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President Joe Biden’s spin doctors continually try to put a good face on America’s ongoing cyber crisis, like when they had first lady, Dr. Jill Biden, kick-off the White House’s back-to-school cyber safety summit and tout a new “formal, ongoing collaboration” between all levels of government and school districts. But the truth is, cybersecurity is just another major issue where America is lagging under the stewardship of Biden.
As of the end of 2022, way past the point where Biden could blame this crisis on former President Donald Trump, there was a labor shortage of cyber personnel to the tune of approximately 700,000 unfilled positions throughout the job market.
America’s understaffing in the cyber profession poses significant dangers in both the public and private sectors. In today’s interconnected climate, cyber threats and the demand for skilled cybersecurity professionals has never been higher. A shortage of proficient cybersecurity personnel poses dire consequences for national security and privacy protection.
In the public sector, under the unthinkably incompetent leadership of Alejandro Mayorkas at the top of the Department of Homeland Security (DHS), federal and state level government agencies and critical infrastructure assets face countless cyber threats from state-sponsored threat actors and cybercriminals.
The Cybersecurity and Infrastructure Security Agency (CISA), a sub-agency under DHS, has put out far more than enough taxpayer dollars over the past 2-plus years to have made major strides in the cybersphere, but positive results have eluded them two-thirds of the way through Joe Biden’s current term.
Just weeks ago, there was a joint cybersecurity advisory from CISA, the FBI, the Multi-State Information Sharing and Analysis Center (MS-ISAC), and the Canadian Centre for Cyber Security (CCCS), regarding a spike in Truebot malware, a botnet that is often utilized by Russia-backed cyber gangs like CLOP.
Chinese threat actors were also just reported to be behind an attack that led to the breach of an email account linked to the U.S. Ambassador to China, Nicholas Burns, as part of a larger targeted intelligence-gathering initiative.
Without adequate cyber personnel, government entities will always struggle in responding to hacks effectively. This will lead to more data breaches, disruptions of essential services, and other dangers to national security. Additionally, losing or compromising any sensitive government data may disrupt diplomatic relations or ongoing intelligence operations.
In the private sector, businesses across various industries continue to be targeted by threat actors seeking to steal valuable intellectual property, consumer information, and financial data. These kinds of breaches are regularly executed by countries like China, Iran, North Korea, and Russia.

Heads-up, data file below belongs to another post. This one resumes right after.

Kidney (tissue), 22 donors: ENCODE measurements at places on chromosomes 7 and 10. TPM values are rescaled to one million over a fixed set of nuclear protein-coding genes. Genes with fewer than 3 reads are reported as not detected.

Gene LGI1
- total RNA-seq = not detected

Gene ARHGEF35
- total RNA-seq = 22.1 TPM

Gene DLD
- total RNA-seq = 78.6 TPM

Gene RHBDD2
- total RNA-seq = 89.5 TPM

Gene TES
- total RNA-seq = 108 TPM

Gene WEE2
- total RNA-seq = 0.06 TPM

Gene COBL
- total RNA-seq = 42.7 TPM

Maintaining an understaffed private sector will slow incident response times, leaving entities exposed to prolonged hacks. The results of which will likely be larger financial losses, reputational damage, and legal liabilities.
Moreover, interconnectedness between the private and public sectors makes them interdependent. So cyber-attacks that target private companies increasingly have ripple effects on critical infrastructure and public services, including energy, transportation, and healthcare.
This only emphasizes the importance of having a deep cybersecurity workforce in both the public and private sectors, as it can more effectively collaborate to defend against threats effectively.
To address these challenges, America needs to invest in robust cybersecurity education, training, and recruitment efforts. One program that hopes to achieve this is Florida International University’s (FIU) cybersecurity workforce training program. This program provides free cyber training to veterans and first responders.
We must also encourage younger students to pursue careers in cyber fields and launch a consistent plan for doing so year-round, and not just trotting out Jill Biden types one week out of the year for awareness. This, in addition to offering better salaries and benefits packages, should attract the talent needed to fill critical cybersecurity roles.
This extended years’ long understaffing epidemic in the cybersecurity sector continues to pose significant risks for the United States, leaving it vulnerable to hacks on multiple fronts. At this point, a substantially larger commitment must be made towards building the well-equipped cybersecurity workforce of the future.
If we do so, it strengthens our cyber defenses, protects sensitive data, safeguards national interests, and establishes a resilient and secure cybersphere. Whether or not the 46th President and his cabinet are up to the task remains to be seen.
Julio Rivera is a business and political strategist, cybersecurity researcher, Editorial Director for Reactionary Times, and a political commentator and columnist. His writing, which is focused on cybersecurity and politics, has been published by many of the most respected news organizations in the world.
The views expressed in this piece are those of the author and do not necessarily represent those of The Daily Wire.